I'm so, so sorry that you're going through this. I cannot imagine what you're going through, or how hard this is for you and your family and friends. There's not much that I can say about this, other than I really wish you all the best in your treatment. Idk, I don't know if you're religious or not, but either way, I'll keep you and your family in my prayers. Your work has touched so many people, and there are more people than you can imagine who have you in their thoughts. An illness like this can make you feel so alone, I know. But you aren't alone, and you can do this.

Good luck, Sarah. I wish you all the best.
moia
Jan. 3rd, 2017 12:43 pm (UTC)
Oh, no! I was so happy to see you've posted something, but now I wish you didn't have to share this horrible news. I am thinking of you and hoping for the best. Please focus on yourself and make sure you are as OK as can be.

When you can, when you are feeling well enough please let us know how you are as I know I will worry about you and I am probably not the only one. I am happy you have supportive family and friends.

(I am very late and only reading this now because I hardly find time to read LiveJournal anymore as I have two little ones and three sick old ones to look after.)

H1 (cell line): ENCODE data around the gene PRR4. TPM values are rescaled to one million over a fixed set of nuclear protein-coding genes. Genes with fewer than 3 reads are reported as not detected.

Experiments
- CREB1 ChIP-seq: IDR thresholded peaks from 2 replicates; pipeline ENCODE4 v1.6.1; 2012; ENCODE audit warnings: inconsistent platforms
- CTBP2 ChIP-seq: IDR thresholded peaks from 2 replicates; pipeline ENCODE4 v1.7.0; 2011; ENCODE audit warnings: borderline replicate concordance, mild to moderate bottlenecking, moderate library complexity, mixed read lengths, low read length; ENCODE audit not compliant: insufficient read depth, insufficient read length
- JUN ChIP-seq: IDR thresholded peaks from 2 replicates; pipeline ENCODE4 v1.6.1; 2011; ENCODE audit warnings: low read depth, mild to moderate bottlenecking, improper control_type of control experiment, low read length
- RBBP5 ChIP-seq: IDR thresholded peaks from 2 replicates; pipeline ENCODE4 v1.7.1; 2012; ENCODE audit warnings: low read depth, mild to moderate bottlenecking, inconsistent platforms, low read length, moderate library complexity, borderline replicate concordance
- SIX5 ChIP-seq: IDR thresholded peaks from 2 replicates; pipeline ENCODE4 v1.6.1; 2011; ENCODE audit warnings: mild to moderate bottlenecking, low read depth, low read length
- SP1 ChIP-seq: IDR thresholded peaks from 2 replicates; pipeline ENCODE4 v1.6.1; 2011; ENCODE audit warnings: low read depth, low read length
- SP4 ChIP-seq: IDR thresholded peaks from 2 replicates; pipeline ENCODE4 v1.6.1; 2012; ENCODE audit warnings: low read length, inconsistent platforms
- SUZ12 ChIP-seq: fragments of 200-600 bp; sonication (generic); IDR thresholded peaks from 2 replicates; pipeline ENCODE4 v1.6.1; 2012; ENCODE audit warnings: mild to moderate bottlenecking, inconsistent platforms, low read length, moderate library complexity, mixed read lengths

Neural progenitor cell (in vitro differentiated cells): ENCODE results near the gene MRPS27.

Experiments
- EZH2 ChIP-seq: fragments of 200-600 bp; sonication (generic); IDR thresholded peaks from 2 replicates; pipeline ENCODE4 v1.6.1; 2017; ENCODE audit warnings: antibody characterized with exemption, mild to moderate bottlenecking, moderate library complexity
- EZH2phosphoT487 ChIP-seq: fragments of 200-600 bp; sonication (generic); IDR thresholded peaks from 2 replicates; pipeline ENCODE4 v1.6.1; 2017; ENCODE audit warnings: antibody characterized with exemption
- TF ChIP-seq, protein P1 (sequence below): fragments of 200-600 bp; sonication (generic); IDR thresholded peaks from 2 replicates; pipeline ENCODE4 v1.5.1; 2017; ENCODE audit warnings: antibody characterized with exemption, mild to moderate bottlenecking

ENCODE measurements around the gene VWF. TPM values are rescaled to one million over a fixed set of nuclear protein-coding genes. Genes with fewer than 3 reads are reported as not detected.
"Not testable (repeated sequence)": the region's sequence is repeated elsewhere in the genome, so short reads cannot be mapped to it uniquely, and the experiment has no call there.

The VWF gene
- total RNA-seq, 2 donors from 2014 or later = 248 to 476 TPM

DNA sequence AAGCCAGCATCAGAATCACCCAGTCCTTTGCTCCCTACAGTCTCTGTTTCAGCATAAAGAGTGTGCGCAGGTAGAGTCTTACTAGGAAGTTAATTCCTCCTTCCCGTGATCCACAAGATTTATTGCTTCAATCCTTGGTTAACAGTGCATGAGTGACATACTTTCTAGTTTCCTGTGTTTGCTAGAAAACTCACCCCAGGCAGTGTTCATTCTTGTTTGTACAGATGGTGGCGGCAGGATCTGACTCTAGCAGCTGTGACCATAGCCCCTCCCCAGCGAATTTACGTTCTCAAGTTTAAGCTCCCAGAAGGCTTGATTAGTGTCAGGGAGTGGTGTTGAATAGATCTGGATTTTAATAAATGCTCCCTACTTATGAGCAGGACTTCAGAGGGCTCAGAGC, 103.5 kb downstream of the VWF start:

While reading I was thinking how can she possibly joke about these things and then my next thought was well, it's Sarah, of course she is. I love your sense of humour and that you are able to find funny things in unfunny places. Hang in there.
moia
Jan. 3rd, 2017 12:59 pm (UTC)
Oh, no! I was so happy to see you've posted something, but now I wish you didn't have to share this horrible news. I am thinking of you and hoping for the best. Please focus on yourself and make sure you are as OK as can be.

When you can, when you are feeling well enough please let us know how you are as I know I will worry about you and I am probably not the only one. I am happy you have supportive family and friends.

(I am very late and only reading this now because I hardly find time to read LiveJournal anymore as I have two little ones and three sick old ones to look after.)

While reading I was thinking how can she possibly joke about these things and then my next thought was well, it's Sarah, of course she is. I love your sense of humour and that you are able to find funny things in unfunny places. Hang in there.